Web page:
Mose Allison, another legendary piano-based songwriter, also seasons his chords with dissonant voicings. “You get some dissonance in a chord,” he said, “either in the middle or the bottom of the chord. By using the same voicing on the right hand and varying the tonic,  you give it different colorations. The chords, you can suspend them and leave them unresolved. For example, you have F in the bass and then in your right hand,  a G, A flat and C . That’s one of the manifestations of the chord. Then you can put different tonics with it and get different effects. Hey, I’m giving away my secrets here!”

Paul McCartney photographed by Paul Zollo
Paul McCartney photographed by Paul Zollo

Any quick analysis of a Beatles tune or a Cole Porter tune will reveal often simple but  unexpected chords, chords that chromatically shift between keys, or between major and minor. In Lennon’s “Come Together,” for example, in D minor, the chorus shifts to  B minor on the title before going back to D minor. (Which is the VI of D major, not D minor – but so works).  And even in early Beatles tunes such as “I Want to Hold Your Hand,” which is in C major,  the bridge goes to a Gm – the minor V – which lifts the song into a wholly new realm before delivering it back to tonic. Discovering such chordal turns, unexpected but delightful harmonic shifts,  is often an ideal springboard for good tunes. Much was made of the fact that Lennon & McCartney did not read music. They did read chords, though, of course – and both were quite proud of weaving in unusual chords into their songs, like going to the minor V, something they did in other songs.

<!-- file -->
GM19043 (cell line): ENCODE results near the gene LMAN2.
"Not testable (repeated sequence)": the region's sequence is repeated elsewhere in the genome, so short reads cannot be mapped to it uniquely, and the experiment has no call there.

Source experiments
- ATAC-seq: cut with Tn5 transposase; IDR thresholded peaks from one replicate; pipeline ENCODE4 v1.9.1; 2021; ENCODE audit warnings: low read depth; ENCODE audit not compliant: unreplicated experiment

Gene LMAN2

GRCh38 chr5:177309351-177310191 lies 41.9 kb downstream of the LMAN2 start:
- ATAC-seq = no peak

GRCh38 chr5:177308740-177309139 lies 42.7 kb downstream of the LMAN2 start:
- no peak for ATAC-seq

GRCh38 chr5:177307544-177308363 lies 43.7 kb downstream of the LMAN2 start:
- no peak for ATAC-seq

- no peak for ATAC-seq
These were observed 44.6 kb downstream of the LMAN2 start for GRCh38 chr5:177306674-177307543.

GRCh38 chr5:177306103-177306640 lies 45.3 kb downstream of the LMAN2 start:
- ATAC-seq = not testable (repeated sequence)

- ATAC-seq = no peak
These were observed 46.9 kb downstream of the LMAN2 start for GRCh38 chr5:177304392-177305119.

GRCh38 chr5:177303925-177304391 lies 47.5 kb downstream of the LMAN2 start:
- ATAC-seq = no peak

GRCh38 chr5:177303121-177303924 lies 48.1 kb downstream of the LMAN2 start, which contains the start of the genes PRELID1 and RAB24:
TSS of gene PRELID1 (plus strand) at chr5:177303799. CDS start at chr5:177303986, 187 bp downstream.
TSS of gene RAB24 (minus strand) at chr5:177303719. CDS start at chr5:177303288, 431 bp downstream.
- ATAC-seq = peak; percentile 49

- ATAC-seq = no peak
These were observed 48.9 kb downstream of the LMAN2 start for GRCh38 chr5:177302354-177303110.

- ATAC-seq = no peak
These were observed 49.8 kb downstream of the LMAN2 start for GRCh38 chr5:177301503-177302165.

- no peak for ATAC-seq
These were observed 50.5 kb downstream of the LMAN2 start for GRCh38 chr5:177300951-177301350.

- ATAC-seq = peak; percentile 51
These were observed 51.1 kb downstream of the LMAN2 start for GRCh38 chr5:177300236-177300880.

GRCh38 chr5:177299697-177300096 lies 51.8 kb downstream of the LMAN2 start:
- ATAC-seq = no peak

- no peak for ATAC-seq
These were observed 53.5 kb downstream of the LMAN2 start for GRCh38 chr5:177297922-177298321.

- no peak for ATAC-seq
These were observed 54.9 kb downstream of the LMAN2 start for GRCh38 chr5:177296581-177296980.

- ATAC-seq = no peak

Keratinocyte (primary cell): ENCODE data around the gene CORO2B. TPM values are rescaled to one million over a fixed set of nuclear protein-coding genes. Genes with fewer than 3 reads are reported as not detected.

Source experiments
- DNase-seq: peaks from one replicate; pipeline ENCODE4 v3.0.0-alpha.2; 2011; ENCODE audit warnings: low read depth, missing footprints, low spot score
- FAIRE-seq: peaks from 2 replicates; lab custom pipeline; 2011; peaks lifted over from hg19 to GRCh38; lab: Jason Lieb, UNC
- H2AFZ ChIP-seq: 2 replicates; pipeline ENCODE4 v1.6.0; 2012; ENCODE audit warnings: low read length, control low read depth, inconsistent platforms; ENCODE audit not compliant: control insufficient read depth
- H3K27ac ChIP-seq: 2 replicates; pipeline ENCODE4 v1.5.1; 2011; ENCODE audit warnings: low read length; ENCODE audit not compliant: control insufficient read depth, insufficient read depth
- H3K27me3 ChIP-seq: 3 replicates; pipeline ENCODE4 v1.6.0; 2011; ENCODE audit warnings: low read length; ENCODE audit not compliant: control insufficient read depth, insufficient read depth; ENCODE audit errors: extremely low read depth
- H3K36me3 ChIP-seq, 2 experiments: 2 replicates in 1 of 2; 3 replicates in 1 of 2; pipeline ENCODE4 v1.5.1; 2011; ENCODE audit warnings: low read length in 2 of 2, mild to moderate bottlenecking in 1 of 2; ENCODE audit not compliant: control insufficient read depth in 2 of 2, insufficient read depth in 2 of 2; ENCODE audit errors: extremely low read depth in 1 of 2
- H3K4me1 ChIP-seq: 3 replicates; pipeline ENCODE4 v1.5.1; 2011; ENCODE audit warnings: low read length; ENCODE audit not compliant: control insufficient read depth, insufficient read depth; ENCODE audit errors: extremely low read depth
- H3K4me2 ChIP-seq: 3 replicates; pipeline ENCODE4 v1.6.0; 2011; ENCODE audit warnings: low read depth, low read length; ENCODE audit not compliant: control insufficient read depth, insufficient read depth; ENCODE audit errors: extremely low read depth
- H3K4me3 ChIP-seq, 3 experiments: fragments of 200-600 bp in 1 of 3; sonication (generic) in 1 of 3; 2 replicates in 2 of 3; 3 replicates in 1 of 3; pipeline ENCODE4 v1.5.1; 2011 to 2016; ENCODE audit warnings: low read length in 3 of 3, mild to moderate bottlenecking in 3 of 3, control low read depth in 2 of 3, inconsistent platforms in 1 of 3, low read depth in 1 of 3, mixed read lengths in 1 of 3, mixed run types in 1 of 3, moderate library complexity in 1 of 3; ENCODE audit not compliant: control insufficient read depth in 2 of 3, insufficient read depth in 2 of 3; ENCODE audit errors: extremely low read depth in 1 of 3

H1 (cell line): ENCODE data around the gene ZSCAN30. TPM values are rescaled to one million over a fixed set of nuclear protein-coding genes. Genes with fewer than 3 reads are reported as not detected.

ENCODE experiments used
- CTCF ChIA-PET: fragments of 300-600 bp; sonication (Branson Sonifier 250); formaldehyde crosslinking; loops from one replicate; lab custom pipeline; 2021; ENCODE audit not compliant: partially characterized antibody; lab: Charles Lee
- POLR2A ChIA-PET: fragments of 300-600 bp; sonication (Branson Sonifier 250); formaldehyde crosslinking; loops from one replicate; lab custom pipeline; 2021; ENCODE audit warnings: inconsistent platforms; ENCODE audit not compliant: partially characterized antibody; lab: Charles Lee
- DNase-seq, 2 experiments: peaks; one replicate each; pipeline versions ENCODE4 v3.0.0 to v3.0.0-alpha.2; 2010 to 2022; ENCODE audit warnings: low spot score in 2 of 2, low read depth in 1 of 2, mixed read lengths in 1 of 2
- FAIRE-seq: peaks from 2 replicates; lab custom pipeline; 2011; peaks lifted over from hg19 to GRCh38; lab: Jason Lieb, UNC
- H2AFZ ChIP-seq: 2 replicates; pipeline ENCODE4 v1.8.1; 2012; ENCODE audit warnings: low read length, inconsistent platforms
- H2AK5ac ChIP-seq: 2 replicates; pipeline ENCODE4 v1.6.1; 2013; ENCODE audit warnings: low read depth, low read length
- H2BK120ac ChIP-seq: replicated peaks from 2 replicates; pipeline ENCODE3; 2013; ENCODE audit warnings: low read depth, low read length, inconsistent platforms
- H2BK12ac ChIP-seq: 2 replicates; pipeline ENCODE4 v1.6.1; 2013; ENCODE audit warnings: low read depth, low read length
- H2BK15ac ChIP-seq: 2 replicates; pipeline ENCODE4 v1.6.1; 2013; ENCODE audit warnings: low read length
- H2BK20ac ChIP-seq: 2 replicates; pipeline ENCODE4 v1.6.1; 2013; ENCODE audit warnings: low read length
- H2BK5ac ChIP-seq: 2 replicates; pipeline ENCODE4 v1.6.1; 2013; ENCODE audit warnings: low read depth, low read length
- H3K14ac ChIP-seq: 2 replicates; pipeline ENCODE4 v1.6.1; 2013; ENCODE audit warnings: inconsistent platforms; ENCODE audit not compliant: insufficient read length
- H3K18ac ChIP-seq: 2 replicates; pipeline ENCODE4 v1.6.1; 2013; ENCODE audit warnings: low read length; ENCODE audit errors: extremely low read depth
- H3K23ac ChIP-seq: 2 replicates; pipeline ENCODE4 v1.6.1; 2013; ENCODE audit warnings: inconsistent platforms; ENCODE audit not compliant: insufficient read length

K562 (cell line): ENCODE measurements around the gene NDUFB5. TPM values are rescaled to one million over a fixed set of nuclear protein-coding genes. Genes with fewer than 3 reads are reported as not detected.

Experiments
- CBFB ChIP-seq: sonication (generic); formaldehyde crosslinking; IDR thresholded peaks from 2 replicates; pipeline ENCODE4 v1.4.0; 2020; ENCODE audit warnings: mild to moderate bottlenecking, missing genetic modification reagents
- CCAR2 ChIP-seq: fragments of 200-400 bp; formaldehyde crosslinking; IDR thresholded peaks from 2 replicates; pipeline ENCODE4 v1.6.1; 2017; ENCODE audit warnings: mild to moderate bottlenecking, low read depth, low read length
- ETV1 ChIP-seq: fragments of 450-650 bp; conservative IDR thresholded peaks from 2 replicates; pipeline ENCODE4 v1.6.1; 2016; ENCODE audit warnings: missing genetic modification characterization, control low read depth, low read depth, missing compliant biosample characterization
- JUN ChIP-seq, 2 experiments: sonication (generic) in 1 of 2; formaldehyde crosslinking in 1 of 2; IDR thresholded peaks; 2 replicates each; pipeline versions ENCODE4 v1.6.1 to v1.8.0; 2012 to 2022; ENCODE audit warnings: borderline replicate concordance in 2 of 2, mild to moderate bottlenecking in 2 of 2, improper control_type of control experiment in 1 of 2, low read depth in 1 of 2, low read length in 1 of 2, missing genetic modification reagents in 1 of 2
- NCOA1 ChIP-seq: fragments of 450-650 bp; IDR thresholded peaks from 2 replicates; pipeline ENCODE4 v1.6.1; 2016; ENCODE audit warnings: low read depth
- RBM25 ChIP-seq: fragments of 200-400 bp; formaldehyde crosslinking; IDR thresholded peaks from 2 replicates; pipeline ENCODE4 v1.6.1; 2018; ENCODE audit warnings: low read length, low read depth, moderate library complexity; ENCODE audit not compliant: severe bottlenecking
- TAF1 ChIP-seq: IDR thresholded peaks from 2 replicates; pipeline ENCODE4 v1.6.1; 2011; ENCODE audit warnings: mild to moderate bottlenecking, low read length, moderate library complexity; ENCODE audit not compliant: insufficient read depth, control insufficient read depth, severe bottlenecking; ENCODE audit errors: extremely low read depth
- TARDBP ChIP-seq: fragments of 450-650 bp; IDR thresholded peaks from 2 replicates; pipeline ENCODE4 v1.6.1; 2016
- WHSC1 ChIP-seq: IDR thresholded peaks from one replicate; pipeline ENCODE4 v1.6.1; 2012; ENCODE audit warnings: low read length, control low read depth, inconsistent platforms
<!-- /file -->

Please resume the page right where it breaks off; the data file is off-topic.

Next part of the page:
“Interesting chords will compel interesting melodies,” said Webb. “It’s very hard to write a boring melody to an interesting chord sequence.” 

True, but is it a great melody? Interesting chords alone do not always lead to a compelling and memorable melody. But they don’t hurt!

Paul Zollo is the Senior Editor of American Songwriter magazine, and the author of Songwriters On Songwriting, Hollywood Remembered, and Conversations with Tom Petty.  His next book is the sequel to Songwriters On Songwriting, which comes out in October with Da Capo Press, More Songwriters On Songwriting, with new interviews with Leiber & Stoller, Elvis Costello,  Loretta Lynn, John Prine, Brian Wilson, Paul Simon, Randy Newman Chrissie Hynde, Stephen Stills, Kris Kristofferson, Herbie Hancock, Sia and many others.  A Trough Records artist, his most recent album was Universal Cure.He wrote all the songs with Darryl Purpose on the chart-topping and critically acclaimed Still The Birds, and recently wrote two songs with Dan Bern for his next album. He has started work with Matisyahu on his memoirs. He hosts the live interview version of his book, Songwriters on Songwriting, LIVE - Interviews by Paul Zollo, recorded in front of a live studio audience at The Songwriting School of Los Angeles.

 © Paul Zollo. All Rights Reserved.